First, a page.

Shaniqua Davis, founder of diversity recruiting company Noirefy and seasoned user of coworking spaces, has explored several locations across Chicago including 1871, WeWork and Novel.
“I’m a small company … I’m only one person,” said Davis. “Usually people like me aren’t doing coworking spaces (because they are expensive), but I’ve figured out the kinks. I love working in coworking spaces. It’s flexible.”
Coworking has been rapidly growing over the past few years, which has also led various versions of this model to emerge. For example, WeWork and Industrious are spending time acquiring competitors, while Regus is making investments to keep up with current trends.
By the end of this year, Chicago is expected to have 163 coworking spaces across 4.2 million square feet according to Newmark Knight Frank and Chicago Creative Space.
Coworking spaces attract tenants through their unique offerings such as yoga studios, childcare services, beer-on-tap, networking events and more.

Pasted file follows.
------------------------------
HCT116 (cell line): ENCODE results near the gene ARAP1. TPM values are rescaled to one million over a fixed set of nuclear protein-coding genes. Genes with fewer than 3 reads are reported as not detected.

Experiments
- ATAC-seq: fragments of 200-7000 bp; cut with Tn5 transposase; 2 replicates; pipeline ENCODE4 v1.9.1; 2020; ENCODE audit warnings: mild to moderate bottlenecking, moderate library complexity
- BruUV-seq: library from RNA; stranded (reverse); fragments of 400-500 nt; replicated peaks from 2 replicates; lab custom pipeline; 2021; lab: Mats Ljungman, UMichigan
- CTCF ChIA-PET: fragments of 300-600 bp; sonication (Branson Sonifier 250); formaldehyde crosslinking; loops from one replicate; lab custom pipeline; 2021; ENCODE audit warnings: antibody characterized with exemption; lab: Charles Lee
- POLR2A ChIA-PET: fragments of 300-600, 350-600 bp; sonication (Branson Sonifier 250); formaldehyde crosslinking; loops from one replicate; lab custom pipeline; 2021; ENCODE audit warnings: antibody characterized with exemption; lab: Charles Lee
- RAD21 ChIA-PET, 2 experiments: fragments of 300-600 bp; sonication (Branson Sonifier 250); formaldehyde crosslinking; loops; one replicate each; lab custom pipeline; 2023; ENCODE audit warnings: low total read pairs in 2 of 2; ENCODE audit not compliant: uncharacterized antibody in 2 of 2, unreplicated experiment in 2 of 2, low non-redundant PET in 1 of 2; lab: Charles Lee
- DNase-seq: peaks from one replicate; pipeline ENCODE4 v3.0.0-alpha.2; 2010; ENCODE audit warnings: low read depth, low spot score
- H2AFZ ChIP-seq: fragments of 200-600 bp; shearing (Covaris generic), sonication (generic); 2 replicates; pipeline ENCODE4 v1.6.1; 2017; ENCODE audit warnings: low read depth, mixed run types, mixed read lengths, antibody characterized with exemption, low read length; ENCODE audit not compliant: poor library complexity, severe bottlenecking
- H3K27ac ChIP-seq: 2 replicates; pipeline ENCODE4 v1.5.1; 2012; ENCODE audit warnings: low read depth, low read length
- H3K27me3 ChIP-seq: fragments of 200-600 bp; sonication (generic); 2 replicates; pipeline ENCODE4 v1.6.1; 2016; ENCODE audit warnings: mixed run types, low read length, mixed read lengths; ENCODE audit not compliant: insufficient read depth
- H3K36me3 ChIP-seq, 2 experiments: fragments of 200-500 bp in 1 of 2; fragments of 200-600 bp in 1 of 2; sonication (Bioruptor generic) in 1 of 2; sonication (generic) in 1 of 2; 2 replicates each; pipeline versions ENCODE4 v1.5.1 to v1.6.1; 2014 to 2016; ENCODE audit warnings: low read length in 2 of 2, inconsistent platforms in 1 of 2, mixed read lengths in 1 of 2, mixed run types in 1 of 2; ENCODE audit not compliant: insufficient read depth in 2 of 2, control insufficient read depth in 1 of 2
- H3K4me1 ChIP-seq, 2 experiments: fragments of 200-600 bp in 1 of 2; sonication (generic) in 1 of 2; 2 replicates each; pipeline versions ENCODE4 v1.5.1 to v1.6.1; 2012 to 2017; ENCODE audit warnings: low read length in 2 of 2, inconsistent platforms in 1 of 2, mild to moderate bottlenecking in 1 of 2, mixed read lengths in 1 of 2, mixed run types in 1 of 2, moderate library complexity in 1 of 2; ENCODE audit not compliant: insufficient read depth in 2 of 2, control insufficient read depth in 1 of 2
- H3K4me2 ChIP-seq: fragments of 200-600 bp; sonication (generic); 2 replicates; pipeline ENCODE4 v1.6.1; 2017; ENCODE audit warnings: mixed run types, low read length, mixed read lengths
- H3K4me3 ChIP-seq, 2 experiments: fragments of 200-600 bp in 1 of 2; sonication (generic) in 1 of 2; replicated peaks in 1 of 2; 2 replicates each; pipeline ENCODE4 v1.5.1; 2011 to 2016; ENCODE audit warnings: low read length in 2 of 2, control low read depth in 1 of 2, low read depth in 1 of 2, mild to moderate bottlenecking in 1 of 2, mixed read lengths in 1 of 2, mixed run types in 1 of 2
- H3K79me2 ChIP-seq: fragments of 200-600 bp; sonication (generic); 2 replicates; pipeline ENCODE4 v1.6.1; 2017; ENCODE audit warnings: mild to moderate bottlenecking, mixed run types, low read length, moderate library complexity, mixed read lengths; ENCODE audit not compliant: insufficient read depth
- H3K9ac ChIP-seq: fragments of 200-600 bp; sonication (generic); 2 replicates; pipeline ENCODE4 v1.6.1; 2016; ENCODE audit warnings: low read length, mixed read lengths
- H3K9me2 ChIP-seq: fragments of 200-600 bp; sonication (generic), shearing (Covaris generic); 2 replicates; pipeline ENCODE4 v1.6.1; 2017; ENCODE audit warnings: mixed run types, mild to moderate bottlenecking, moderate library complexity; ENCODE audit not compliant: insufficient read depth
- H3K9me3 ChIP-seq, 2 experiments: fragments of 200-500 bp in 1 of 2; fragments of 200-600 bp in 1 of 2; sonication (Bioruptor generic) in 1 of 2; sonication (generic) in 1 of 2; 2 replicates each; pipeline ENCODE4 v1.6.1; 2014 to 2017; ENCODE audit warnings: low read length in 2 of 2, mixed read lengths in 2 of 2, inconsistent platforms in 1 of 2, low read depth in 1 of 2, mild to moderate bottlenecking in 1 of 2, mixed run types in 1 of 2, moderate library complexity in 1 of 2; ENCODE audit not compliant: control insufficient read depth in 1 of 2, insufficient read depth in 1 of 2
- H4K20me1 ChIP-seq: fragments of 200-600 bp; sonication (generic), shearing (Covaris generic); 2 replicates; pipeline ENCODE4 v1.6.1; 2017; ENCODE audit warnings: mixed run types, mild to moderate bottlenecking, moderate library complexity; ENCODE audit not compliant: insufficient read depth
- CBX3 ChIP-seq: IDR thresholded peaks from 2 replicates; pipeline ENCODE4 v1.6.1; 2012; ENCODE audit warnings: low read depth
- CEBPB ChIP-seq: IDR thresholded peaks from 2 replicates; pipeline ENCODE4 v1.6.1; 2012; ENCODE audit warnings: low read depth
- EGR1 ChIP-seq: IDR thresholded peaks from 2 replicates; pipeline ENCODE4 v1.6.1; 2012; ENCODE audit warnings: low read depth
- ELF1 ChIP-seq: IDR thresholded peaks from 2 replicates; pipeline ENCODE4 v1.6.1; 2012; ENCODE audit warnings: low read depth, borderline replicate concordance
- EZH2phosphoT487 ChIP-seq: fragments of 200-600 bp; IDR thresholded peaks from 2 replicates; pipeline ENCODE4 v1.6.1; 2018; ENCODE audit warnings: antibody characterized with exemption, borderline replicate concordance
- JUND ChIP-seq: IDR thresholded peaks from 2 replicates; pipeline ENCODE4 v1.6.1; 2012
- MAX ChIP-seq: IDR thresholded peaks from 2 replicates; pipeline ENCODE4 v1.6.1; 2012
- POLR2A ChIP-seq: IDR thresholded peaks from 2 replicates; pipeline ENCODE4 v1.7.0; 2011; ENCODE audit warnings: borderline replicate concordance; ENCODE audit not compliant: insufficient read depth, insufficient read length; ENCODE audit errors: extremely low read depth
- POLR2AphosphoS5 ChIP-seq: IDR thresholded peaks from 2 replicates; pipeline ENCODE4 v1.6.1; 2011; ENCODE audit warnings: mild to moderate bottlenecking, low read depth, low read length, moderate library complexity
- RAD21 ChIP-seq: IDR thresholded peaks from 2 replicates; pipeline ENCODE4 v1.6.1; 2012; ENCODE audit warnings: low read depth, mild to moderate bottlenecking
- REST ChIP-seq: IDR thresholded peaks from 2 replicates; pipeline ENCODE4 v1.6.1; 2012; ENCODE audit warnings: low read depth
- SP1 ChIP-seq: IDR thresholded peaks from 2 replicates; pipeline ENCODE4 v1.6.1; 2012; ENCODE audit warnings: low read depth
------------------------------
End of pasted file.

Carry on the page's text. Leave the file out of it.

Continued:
“It’s all about creating a great tenant experience,” said Robert O’Brien, a global real estate and construction expert at Deloitte. “You’re basically taking what hospitality organizations have tried to do by creating a great guest experience and now applying it to co-workers in a work environment.”
Moving forward, coworking spaces are expected to continue focusing on niche offerings. For example, art consultant Anna Cerniglia, works outs of Works From _ Fulton Market at the Hoxton Hotel due to its high-end design and comfortable atmosphere. It also led her to open her own space called Art/Work geared towards the art industry.